Here Are All The Things Windows 10 On ARM Can't Do

Image: kevinpartner / Pixabay

OK, time to cool your jets: Yes, Windows 10 can run natively on ARM platforms... with some limitations. Microsoft has released documentation outlining exactly what those restrictions are and well, there's a lot.

Probably the biggest limitation is support for x64 applications. While x86 emulation is available, Windows 10 on ARM won't have a bar of its bit brother (terrible pun intended).

Understandably, drivers must be complied for ARM to work and any program that assumes you're running Windows on a desktop platform will likely explode:

As with all architectures, kernel-mode drivers, User-Mode Driver Framework (UMDF) drivers, and print drivers must be compiled to match the architecture of the OS. ... Native OS components cannot load non-native components. Examples of apps that commonly do this include some input method editors (IMEs), assistive technologies, and cloud storage apps. IMEs and assistive technologies often to hook into the input stack for much of their app functionality.

Some 3D games may also run into trouble, as only OpenGL 1.1 is supported... and that's not even hardware-accelerated apparently. Good news on the DirectX front however: APIs from 9 to 12 (so all the relevant ones) will work fine for x86 applications.

Finally, forget about virtual machines using Hyper-V. Not that surprising, considering there's enough emulation going on as it is.

Microsoft has a small troubleshooting section available, which you'll find on the same page.

Limitations of apps and experiences on ARM [Microsoft, via Neowin]


Comments

    Most of this probably doesn't matter for the kind of end users who will want these devices - most of their general apps are probably 32bit anyway, and most people don't care about no VM support.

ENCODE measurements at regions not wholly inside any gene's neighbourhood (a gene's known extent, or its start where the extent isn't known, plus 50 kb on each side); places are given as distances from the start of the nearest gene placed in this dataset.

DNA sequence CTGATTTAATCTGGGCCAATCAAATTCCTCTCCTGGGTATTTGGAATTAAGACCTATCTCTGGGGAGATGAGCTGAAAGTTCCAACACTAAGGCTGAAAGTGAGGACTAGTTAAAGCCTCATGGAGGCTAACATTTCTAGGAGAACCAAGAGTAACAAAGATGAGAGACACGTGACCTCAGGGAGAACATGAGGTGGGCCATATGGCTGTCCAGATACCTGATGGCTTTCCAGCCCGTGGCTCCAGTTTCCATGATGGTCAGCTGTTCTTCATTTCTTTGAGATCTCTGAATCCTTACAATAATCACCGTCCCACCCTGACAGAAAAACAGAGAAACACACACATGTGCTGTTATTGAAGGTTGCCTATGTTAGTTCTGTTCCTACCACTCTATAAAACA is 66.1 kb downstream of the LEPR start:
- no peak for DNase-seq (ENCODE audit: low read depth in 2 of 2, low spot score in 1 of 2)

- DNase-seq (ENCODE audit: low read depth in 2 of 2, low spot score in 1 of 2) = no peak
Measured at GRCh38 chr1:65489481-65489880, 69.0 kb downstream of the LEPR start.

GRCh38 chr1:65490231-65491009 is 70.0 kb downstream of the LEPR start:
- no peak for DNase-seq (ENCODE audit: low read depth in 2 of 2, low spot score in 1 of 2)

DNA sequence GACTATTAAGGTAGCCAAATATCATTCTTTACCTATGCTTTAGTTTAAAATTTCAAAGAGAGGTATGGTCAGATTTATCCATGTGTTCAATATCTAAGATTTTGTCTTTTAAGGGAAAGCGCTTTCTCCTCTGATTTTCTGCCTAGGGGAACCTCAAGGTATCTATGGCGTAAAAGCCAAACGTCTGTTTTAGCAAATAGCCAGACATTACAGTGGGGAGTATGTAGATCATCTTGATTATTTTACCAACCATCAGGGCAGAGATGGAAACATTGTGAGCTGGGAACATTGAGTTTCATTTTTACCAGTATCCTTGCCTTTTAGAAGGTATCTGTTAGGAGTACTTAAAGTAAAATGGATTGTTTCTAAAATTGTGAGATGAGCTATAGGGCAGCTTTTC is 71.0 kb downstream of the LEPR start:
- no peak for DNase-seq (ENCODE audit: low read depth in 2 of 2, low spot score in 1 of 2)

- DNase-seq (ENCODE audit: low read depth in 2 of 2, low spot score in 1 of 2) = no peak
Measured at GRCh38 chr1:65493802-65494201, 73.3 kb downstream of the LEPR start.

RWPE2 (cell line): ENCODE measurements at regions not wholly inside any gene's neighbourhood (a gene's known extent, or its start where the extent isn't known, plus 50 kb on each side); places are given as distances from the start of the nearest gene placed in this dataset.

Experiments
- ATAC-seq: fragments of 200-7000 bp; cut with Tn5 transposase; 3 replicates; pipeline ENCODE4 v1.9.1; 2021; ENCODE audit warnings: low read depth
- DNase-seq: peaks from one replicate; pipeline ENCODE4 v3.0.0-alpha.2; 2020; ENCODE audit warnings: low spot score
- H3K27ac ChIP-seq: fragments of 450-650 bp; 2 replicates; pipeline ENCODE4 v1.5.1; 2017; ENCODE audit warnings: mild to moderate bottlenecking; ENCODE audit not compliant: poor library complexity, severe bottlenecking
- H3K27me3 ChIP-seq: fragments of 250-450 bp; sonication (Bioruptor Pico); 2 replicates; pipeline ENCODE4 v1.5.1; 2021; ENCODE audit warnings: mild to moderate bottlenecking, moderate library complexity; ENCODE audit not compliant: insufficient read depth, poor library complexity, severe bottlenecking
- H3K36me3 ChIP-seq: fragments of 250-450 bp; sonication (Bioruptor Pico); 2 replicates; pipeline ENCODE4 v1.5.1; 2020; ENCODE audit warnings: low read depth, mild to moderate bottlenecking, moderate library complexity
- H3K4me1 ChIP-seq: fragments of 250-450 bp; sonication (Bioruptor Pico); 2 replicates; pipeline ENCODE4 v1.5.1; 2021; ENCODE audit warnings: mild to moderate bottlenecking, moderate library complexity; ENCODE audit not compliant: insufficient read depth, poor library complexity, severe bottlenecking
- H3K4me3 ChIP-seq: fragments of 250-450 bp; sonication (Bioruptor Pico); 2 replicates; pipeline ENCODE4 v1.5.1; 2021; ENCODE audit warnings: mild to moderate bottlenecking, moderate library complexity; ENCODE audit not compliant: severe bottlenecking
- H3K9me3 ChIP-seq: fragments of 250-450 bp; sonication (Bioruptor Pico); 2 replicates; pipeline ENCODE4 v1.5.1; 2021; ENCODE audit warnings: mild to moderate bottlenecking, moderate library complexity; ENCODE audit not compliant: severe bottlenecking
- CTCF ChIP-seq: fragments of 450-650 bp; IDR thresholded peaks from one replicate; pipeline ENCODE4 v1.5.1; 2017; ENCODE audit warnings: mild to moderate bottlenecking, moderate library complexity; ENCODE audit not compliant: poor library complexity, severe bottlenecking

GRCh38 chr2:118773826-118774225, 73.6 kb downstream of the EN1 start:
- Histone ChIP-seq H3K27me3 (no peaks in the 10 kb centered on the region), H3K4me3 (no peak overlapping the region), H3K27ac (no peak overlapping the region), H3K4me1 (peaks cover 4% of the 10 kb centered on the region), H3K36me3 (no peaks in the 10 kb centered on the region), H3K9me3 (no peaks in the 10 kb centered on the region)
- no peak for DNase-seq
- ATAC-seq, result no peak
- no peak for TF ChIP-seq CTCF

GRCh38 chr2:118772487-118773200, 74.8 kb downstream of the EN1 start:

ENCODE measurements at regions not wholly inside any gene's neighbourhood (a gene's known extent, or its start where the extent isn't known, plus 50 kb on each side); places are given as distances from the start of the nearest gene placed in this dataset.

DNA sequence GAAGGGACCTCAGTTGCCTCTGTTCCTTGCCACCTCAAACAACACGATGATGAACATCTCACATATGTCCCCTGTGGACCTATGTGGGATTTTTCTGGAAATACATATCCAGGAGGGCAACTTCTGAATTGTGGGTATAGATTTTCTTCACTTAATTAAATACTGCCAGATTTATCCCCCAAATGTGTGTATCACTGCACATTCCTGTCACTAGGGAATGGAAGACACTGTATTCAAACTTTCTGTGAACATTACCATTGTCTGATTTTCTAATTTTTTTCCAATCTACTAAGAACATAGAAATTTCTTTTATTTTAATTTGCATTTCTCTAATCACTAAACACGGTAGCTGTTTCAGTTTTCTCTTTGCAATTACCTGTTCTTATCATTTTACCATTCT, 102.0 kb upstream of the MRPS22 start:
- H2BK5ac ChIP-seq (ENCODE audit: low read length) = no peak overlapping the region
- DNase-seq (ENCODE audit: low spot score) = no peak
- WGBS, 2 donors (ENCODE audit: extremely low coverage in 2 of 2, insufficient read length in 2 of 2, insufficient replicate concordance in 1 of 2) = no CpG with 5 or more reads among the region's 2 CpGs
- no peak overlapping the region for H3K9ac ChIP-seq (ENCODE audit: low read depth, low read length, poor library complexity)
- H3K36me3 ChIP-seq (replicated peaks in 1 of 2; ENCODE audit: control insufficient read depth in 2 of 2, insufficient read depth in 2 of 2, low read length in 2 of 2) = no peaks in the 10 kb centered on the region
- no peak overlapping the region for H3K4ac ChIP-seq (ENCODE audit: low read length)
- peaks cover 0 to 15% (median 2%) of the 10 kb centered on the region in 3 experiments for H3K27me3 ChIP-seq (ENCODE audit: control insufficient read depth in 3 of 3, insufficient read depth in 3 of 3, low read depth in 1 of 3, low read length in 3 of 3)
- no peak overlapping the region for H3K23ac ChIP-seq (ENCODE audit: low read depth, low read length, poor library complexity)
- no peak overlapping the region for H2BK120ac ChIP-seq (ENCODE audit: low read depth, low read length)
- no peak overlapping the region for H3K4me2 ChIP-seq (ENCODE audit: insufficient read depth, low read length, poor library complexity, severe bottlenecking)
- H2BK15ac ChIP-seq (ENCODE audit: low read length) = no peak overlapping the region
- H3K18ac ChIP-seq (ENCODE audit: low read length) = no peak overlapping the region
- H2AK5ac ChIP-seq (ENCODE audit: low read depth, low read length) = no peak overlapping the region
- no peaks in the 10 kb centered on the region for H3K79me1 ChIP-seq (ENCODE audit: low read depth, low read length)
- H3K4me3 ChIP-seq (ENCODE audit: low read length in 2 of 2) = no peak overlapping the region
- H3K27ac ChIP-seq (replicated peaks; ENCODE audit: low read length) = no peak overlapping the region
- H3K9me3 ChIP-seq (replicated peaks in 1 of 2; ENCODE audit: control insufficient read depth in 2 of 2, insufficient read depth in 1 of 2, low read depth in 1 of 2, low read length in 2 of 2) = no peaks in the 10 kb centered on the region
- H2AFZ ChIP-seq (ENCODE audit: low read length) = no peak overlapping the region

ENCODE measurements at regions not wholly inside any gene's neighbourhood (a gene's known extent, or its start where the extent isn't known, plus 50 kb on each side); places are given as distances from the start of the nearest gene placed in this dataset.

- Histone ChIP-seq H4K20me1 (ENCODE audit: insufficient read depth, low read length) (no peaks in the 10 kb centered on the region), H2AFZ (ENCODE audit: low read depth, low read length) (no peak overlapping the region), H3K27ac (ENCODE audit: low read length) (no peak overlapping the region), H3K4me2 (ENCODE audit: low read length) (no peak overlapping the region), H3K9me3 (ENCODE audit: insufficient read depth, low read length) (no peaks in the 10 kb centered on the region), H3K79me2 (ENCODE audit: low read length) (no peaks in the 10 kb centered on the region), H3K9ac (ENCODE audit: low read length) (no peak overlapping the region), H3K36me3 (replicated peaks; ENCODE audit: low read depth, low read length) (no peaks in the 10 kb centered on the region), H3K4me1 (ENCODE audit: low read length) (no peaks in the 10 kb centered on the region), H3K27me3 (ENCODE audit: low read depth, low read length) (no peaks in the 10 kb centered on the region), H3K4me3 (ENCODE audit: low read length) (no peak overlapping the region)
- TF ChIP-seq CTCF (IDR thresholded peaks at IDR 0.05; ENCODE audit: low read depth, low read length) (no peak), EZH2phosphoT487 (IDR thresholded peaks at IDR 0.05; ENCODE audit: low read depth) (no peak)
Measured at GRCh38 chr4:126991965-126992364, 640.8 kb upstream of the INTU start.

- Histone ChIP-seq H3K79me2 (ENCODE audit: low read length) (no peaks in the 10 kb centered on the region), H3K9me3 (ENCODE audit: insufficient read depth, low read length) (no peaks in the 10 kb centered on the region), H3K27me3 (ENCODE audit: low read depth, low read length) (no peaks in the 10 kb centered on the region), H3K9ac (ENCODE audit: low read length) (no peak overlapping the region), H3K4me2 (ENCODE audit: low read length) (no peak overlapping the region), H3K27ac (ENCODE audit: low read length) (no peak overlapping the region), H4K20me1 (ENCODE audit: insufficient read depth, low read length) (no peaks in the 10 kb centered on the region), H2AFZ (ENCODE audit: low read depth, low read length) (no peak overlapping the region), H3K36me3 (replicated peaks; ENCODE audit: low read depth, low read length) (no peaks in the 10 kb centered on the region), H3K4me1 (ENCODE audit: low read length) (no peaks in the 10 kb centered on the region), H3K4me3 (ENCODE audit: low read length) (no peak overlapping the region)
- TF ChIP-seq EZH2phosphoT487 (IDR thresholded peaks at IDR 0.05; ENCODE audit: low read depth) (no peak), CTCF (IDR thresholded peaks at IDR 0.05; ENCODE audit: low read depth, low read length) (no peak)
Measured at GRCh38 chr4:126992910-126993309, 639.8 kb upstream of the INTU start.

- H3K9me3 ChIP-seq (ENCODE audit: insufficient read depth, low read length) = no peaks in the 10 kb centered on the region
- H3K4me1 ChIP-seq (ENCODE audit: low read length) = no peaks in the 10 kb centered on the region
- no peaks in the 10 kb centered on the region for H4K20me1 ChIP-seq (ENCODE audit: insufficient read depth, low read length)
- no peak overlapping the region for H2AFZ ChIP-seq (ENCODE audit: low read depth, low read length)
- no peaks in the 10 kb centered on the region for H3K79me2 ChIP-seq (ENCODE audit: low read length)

But issues with UWP apps, need for native drivers, and some other software incompatibilities? The question for end users will be whether it's worth hoping for support or just giving up and either getting an x86 laptop (with full support) or continuing on with their iPad.

      Drivers shouldn't be too much of an issue except for printers. All the hardware in the machine will come with correct drivers out of the box. If these take off, I'd expect to see printer drivers start to appear as well.

        True, but this is a chicken and egg scenario - the platform will die without adequate support but it won’t get adequate support unless people use it... which they won’t if it has inadequate support.

          I don't think so. Most people that buy a machine buy based on price and whatever specs the seller advertises. The average person doesn't and probably won't care about the CPU architecture at purchase time.

            Well they certainly did with Windows RT - granted a different case since it lacked an x86 emulation layer, but the reason people choose Windows is for compatibility.

    Would wireless/network printing work? I wonder if printers that can print with android/ios would work.

    Good to see Windows run on it, but it seems you'd get more practicality out of it of you ran Raspbian or other common Linux-based Pi distros...

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